Among other highlights are Abbott’s portraits (including that of Janet Flanner), which feature members of the “fashionable… wealthy expatriate lesbian” scene in Paris. The wall texts here, and elsewhere, conjure secret worlds where “sexuality was fluid” and people were “free to experiment.” Another nearby wall text describes a salon that included Marcel Duchamp and was hosted by “New York’s cultural elite in [a] flamboyantly decorated upper east side apartment.” Viewers are invited into a vivid fantasy about life in these particular times and spaces where gay literary and artistic glitterati consorted.
There are other great moments throughout the exhibit, from early homoerotic works by Charles Demuth (1983-1935) to mid-century coded abstractions by Marsden Hartley and Robert Rauschenberg. Frank O’Hara looms large in postwar works on view, with a nude portrait of him by Larry Rivers taking center stage. There are a number of references to Walt Whitman, for example the fiercely moving work by David Hockney entitled We Two Boys, Together Clinging (1961).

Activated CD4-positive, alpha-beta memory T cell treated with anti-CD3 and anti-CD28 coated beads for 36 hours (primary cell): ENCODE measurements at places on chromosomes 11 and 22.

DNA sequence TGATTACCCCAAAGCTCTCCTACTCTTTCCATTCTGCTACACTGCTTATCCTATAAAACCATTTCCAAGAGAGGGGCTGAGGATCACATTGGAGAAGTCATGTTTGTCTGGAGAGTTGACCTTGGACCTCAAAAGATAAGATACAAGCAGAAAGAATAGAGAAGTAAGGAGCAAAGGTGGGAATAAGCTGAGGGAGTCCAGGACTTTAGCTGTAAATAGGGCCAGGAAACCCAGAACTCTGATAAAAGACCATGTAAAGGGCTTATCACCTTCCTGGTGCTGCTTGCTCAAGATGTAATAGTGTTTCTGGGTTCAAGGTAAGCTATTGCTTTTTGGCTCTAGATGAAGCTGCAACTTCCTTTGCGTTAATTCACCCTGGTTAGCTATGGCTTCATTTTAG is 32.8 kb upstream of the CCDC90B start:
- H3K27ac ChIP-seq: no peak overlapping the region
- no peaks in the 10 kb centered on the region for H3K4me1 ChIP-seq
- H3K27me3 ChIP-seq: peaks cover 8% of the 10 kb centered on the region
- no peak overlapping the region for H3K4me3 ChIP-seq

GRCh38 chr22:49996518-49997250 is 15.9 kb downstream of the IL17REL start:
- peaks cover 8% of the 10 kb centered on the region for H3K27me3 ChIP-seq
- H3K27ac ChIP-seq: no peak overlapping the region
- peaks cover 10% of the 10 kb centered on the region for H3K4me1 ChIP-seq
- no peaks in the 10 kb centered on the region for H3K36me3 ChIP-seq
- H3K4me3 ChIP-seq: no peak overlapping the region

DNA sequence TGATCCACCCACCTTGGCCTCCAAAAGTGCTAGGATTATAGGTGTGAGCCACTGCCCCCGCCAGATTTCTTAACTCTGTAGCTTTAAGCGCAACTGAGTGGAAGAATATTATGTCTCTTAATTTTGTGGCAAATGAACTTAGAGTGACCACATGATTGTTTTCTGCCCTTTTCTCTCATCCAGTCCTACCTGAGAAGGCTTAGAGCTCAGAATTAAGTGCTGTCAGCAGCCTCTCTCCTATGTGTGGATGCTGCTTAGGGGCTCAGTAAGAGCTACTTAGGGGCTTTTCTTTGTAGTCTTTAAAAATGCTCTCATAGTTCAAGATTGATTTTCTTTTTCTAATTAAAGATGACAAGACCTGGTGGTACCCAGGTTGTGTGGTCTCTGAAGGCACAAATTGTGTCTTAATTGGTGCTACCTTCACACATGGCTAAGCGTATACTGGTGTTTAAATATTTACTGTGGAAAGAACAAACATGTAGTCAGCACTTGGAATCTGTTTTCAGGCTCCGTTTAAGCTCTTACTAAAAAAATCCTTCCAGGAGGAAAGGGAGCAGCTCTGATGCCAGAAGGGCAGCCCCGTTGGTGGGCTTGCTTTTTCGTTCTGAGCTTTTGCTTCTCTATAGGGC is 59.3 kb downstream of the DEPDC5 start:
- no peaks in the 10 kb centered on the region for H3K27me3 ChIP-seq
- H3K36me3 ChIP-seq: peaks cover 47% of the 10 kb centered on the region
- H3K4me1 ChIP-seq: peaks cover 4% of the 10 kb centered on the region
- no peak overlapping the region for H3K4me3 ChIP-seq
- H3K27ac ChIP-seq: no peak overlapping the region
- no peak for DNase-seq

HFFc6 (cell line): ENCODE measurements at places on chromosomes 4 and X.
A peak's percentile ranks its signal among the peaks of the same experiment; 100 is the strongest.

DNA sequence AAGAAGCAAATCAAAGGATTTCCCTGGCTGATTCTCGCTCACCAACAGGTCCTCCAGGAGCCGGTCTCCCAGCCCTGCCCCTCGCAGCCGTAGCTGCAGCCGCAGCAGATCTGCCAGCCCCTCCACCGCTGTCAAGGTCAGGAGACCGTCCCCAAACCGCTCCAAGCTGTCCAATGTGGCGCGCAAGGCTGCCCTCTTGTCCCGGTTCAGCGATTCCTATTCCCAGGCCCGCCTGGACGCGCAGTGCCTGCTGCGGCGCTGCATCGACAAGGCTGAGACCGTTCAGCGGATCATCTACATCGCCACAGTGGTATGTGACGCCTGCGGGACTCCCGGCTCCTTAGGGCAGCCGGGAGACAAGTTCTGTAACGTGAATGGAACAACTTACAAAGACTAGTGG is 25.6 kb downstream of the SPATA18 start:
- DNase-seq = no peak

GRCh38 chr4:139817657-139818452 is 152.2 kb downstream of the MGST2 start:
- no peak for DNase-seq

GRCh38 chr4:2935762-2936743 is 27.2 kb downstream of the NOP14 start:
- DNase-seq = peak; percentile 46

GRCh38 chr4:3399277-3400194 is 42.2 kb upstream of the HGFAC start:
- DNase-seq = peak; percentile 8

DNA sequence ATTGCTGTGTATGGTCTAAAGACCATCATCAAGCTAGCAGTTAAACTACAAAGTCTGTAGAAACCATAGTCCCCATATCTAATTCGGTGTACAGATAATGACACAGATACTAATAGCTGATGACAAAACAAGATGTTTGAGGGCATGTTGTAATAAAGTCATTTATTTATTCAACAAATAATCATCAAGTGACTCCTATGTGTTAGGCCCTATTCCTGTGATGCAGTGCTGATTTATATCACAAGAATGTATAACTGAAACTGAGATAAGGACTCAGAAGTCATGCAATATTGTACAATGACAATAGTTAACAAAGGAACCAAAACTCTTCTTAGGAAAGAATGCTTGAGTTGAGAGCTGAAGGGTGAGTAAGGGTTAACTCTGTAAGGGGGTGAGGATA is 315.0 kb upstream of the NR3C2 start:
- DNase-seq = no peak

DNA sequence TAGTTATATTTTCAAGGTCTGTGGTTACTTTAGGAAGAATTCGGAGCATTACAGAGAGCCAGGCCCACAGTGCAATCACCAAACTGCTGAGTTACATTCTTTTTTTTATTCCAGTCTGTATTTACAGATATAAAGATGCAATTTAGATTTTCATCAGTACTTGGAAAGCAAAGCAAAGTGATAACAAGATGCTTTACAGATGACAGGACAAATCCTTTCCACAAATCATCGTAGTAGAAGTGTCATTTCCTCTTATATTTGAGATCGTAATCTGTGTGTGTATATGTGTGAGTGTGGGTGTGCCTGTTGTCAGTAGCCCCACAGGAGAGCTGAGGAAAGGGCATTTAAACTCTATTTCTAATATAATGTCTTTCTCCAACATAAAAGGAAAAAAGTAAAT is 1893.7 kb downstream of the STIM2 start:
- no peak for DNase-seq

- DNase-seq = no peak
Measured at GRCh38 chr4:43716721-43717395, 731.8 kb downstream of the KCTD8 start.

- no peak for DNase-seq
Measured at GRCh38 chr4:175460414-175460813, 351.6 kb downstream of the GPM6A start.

Overall, the exhibition recontextualizes significant artists and artworks by asking viewers to consider sexuality within the “portraits.”. .Most notably successful perhaps is the work of Robert Rauschenberg and Jasper Johns. While the youthful relationship between Rauschenberg and Johns is well known, looking at their work in this context clarifies the intimate references can be that traced through their early work.
When I first heard about this curatorial effort, I was skeptical of what seemed an attempt to highlight an under-represented theme for political reasons. How could it not be reductionist, and to some extent prevent the work from really being seen in its wholeness? Yet my most optimistic and private self was thrilled to see curators take on such important, fascinating and exciting territory. Overall, my optimism was in large part rewarded.